World Heart Day 2014 is about “Heart choices not hard choices” to keep your heart fit and healthy in your work environment. Be aware of heart disease, its risk factors and what you can do to work against this big killer so you live a healthier happier longer life.
For more information and advice about healthy living, contact Heart Research UK on 0113 297 6206 or email firstname.lastname@example.org
Scoping study for a foresight on new and emerging occupational safety and health (OSH) risks and challenges
This report describes the methodology and findings of a scoping study examining emerging trends and areas of future concern in OSH and their potential for a future large-scale foresight study. A literature review, telephone interviews, online surveys and a consultation of expert opinion were carried out to identify and assess the suitability of these topics for study. Topics were ranked in terms of importance based on factors such as frequency of mention, the scale of the issue, priority given by stakeholders and likelihood of occurrence. Topics identified for further consideration were impact of ICT on OSH, trends in human resources management and the impact of the financial crisis on OSH.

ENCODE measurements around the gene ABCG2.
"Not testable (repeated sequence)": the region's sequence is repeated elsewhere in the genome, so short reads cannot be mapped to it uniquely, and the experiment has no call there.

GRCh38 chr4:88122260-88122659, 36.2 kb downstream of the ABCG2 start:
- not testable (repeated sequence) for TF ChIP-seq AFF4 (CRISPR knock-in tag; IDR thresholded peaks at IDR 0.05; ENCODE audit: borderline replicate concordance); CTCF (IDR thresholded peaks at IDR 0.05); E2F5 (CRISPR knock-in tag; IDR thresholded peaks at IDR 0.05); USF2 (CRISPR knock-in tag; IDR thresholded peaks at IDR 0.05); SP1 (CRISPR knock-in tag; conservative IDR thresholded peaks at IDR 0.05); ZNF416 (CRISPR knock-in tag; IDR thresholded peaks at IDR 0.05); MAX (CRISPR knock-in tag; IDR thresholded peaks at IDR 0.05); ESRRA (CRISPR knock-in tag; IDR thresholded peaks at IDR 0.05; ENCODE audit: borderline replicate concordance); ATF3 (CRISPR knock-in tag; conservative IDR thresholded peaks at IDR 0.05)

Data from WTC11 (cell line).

Scoping study for a foresight on new and emerging occupational safety and
health (OSH) risks and challenges
European Agency for Safety and Health at Work, 11 September 2014, 70 pages
ECHA provides advance notice on substances being considered for risk management
From now on, ECHA’s website gives advance notice on the substances being considered by authorities for regulatory risk management, together with the routes that are being considered. The routes are for example harmonised classification and labelling, authorisation or restriction. The information is useful for many stakeholders, including manufacturers and importers of chemicals, downstream users and civil society.